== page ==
Standard of Review of Custody Determinations - Effect of Changed Circumstances during pendency of appeal
Standard of Review of custody determinations—Effect of changed circumstances during pendency of appeal
The Court of Appeals has held that the court may consider new developments that occur during the pendency of a custody appeal. “To ignore these new developments would exalt the procedural rule, important though it is, to a point of absurdity, and reflect no credit on the judicial process.” Changed circumstances may have particular significance in child custody matters, and the Court may take notice of the new facts and allegations to the extent they indicate that the record before it is no longer sufficient for determining an appellant's fitness and right to custody.1 In Matter of Michael B.,2 the Court of Appeals was informed during the pendency of the appeal that the appellant was charged with, and admitted, neglect of the children in his custody (not Michael), and that those children had been removed from his home and were again in the custody of the Commissioner of the Social Services. The neglect petitions alleged that appellant abused alcohol and controlled substances including cocaine, and physically abused the children. Orders of fact finding had been entered by Family Court recognizing appellant's admission in open court to “substance abuse, alcohol and cocaine abuse” and an Order of Protection was entered prohibiting appellant from visiting the children while under the influence of drugs or alcohol. The Court of Appeals rejected Appellant's request that it ignore these new developments and grant him custody because matters outside the record cannot be considered by an appellate court. It held that to ignore these new developments would exalt the procedural rule, important though it is, to a point of absurdity, and reflect no credit on the judicial process. It held that changed circumstances may have particular significance in child custody matters,3 and that the Court would therefore take notice of the new facts and allegations to the extent they indicated that the record before it was no longer sufficient for determining appellant's fitness and right to custody of Michael. It remitted the matter to Family Court for a new hearing and determination of those issues.4 We note that prior to the Court of Appeals decision in Matter of Michael B.,5 appellate courts have considered changed circumstances since the date of the determination appealed from where the circumstances of the case warranted it.6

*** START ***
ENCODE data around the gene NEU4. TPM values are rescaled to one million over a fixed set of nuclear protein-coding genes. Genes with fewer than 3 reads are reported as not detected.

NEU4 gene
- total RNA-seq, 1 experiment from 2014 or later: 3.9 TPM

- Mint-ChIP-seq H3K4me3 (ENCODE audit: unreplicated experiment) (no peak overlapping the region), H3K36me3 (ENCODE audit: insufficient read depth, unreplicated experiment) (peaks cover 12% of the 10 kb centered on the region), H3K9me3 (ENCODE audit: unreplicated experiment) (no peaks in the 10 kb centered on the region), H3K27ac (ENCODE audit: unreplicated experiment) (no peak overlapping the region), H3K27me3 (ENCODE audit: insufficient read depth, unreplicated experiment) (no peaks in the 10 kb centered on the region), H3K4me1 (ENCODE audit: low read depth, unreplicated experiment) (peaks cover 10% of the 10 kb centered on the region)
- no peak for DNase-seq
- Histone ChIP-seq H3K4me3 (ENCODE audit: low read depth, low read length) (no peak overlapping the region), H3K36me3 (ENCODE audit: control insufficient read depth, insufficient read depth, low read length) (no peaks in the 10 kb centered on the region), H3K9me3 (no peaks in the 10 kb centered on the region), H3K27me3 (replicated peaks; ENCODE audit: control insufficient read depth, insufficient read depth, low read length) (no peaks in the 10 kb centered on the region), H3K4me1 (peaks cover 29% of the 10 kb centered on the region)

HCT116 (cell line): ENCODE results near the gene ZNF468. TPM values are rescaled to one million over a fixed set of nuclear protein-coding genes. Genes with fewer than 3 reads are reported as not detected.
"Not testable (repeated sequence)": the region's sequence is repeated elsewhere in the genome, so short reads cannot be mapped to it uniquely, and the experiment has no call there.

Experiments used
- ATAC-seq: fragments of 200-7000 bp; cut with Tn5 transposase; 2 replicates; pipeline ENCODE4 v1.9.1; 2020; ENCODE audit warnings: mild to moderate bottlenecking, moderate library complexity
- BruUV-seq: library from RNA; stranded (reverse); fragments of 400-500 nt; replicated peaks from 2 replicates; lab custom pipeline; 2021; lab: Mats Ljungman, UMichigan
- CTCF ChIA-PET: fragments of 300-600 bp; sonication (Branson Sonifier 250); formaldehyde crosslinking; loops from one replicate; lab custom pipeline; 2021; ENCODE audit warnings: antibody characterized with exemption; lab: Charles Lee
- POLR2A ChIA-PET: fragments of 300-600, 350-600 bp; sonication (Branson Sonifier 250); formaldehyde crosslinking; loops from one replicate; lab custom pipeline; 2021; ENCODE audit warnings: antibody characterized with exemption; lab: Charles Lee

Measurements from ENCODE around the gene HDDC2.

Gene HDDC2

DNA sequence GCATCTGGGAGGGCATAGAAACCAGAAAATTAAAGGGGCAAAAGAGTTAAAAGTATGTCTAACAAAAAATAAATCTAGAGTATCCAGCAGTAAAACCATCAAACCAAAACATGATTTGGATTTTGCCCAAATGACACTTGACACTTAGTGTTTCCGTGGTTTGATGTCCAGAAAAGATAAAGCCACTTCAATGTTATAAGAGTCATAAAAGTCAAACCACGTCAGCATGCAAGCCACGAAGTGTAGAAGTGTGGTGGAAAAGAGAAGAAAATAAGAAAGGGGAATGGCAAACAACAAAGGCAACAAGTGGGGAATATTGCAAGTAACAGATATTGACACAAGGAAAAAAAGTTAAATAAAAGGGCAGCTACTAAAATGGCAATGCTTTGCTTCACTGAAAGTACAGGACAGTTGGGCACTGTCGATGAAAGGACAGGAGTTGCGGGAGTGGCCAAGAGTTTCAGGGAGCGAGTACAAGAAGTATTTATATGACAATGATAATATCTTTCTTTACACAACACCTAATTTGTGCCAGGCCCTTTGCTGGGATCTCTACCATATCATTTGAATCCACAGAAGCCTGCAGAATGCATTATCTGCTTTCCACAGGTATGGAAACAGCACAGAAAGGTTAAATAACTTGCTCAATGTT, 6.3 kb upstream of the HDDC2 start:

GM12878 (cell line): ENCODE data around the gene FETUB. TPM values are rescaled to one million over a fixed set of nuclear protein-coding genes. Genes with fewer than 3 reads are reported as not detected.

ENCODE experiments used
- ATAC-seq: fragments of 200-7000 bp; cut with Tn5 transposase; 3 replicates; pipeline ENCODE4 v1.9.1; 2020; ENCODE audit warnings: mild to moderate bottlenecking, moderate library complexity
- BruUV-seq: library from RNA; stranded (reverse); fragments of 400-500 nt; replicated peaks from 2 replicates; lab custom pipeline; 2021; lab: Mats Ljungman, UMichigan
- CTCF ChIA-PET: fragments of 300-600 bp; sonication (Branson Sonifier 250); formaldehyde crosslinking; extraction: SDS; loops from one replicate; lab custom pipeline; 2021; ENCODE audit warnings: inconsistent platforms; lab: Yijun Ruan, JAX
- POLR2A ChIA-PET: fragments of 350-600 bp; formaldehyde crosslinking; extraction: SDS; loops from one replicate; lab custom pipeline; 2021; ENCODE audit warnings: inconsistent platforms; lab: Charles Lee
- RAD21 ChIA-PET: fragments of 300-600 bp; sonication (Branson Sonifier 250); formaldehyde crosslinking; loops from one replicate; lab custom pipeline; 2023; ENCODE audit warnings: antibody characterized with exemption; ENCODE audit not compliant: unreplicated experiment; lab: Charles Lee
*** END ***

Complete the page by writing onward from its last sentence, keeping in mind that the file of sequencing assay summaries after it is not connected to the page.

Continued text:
1 Matter of Michael B., 80 N.Y.2d 299, 317–18, 590 N.Y.S.2d 60, 604 N.E.2d 122 (1992)..
2 Matter of Michael B., 80 N.Y.2d 299, 317–318, 590 N.Y.S.2d 60, 604 N.E.2d 122 (1992).
3 Citing Braiman v. Braiman, 44 N.Y.2d 584, 587, 509, 407 N.Y.S.2d 449, 378 N.E.2d 1019 (1978); Matter of Angela D., 175 A.D.2d 244, 245, 572 N.Y.S.2d 710 (2d Dep't 1991); In re M., 40 A.D.2d 546, 334 N.Y.S.2d 204 (2d Dep't 1972).
4 Matter of Michael B., 80 N.Y.2d 299, 317–318, 590 N.Y.S.2d 60, 604 N.E.2d 122 (1992).
5 Matter of Michael B., 80 N.Y.2d 299, 317–318, 590 N.Y.S.2d 60, 604 N.E.2d 122 (1992).
6 In Braiman v. Braiman, 44 N.Y.2d 584, 590–92, 407 N.Y.S.2d 449, 378 N.E.2d 1019 (1978) the Court of Appeals held that although the joint custody award could not stand, that did not resolve the issue. The Court of Appeals does not make new findings of fact. “Instead, the court reviews the record and chooses only between the findings of the courts below.” The conflicts and contradictions in this record, however, were so severe and so went to the heart of the matter that it was impossible to resolve them without assessments of credibility. The state of this particular record made resolution, of the conflicting facts hopeless. “An added difficulty was that two years had elapsed since the hearing and during that period, the boys had lived with their father; they had been prevented from seeing their mother; and the mother had evidently found it necessary to conceal her whereabouts.” In light of all that had occurred and the critical inconsistencies in the record, a new but expedited hearing was required. On appellate review, the present record was incapable of sustaining a plausible resolution. The order of the Appellate Division was reversed and a new hearing ordered..